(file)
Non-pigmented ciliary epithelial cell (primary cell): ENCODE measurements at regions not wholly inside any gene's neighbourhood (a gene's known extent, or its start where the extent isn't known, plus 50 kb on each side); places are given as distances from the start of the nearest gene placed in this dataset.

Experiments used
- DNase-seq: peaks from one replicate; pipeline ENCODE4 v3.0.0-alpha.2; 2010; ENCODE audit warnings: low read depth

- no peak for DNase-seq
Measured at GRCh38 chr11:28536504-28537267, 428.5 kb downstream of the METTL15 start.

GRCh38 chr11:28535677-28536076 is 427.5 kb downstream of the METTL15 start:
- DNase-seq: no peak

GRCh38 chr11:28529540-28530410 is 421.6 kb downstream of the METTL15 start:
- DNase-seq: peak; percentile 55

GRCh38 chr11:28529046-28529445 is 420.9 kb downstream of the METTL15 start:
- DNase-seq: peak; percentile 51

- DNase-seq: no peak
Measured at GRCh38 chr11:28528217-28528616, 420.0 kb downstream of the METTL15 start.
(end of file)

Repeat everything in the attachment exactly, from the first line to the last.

Non-pigmented ciliary epithelial cell (primary cell): ENCODE measurements at regions not wholly inside any gene's neighbourhood (a gene's known extent, or its start where the extent isn't known, plus 50 kb on each side); places are given as distances from the start of the nearest gene placed in this dataset.

Experiments used
- DNase-seq: peaks from one replicate; pipeline ENCODE4 v3.0.0-alpha.2; 2010; ENCODE audit warnings: low read depth

- no peak for DNase-seq
Measured at GRCh38 chr11:28536504-28537267, 428.5 kb downstream of the METTL15 start.

GRCh38 chr11:28535677-28536076 is 427.5 kb downstream of the METTL15 start:
- DNase-seq: no peak

GRCh38 chr11:28529540-28530410 is 421.6 kb downstream of the METTL15 start:
- DNase-seq: peak; percentile 55

GRCh38 chr11:28529046-28529445 is 420.9 kb downstream of the METTL15 start:
- DNase-seq: peak; percentile 51

- DNase-seq: no peak
Measured at GRCh38 chr11:28528217-28528616, 420.0 kb downstream of the METTL15 start.